illegal guard

Thomas Arts <>
Mon Jan 17 08:56:13 CET 2000


Bob Smart wrote:

Simply said: A guard may not contain a function that computes something,
at most a test. In your first example you compute the integer 33 in a guard,
which is not allowed. In the second example, the computation has been 
performed on beforehand and the guard is only a test.

One of the reasons for this is that guards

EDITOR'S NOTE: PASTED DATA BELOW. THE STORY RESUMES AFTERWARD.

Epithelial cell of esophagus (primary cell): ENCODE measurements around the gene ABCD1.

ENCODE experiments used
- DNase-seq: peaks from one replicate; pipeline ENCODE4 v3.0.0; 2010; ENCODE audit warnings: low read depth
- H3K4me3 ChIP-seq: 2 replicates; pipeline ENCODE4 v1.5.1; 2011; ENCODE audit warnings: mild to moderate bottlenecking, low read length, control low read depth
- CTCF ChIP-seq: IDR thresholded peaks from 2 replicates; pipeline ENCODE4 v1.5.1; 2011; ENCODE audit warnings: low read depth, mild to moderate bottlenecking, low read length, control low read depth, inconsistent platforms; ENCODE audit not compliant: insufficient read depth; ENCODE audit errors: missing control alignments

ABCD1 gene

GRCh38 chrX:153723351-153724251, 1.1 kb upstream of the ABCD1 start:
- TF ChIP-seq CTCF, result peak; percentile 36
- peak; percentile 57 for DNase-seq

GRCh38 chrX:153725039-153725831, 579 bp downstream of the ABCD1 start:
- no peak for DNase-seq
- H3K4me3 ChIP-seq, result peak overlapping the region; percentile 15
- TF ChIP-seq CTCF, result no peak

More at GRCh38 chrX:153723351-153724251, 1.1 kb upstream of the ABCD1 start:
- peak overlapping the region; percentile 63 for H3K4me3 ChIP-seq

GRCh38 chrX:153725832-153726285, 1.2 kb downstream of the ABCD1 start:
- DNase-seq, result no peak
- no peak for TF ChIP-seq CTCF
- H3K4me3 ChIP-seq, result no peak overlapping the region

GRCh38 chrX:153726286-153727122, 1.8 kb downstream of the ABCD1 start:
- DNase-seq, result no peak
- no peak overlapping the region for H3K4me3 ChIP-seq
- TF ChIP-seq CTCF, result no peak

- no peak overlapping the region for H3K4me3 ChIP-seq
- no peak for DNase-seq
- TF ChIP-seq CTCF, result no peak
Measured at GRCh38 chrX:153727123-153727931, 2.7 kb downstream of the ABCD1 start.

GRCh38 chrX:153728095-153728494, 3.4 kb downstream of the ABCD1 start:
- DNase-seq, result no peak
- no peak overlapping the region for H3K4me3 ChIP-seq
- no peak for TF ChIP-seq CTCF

should be easy to implement and very fast to check (for example an
infinite computation in a guard would somehow be catastrophic).

/Thomas


> Why is this an illegal guard
> 
> -module(t).
> -export([test/0]).
> 
> test() ->
>   if
>     33 == list_to_integer("33") -> 99;
>     true -> 88
>   end.
> 
> but this is ok
> 
> -module(t).
> -export([test/0]).
> 
> test() ->
>   Num = list_to_integer("33"),
>   if
>     33 == Num -> 99;
>     true -> 88
>   end.
> 
> Bob



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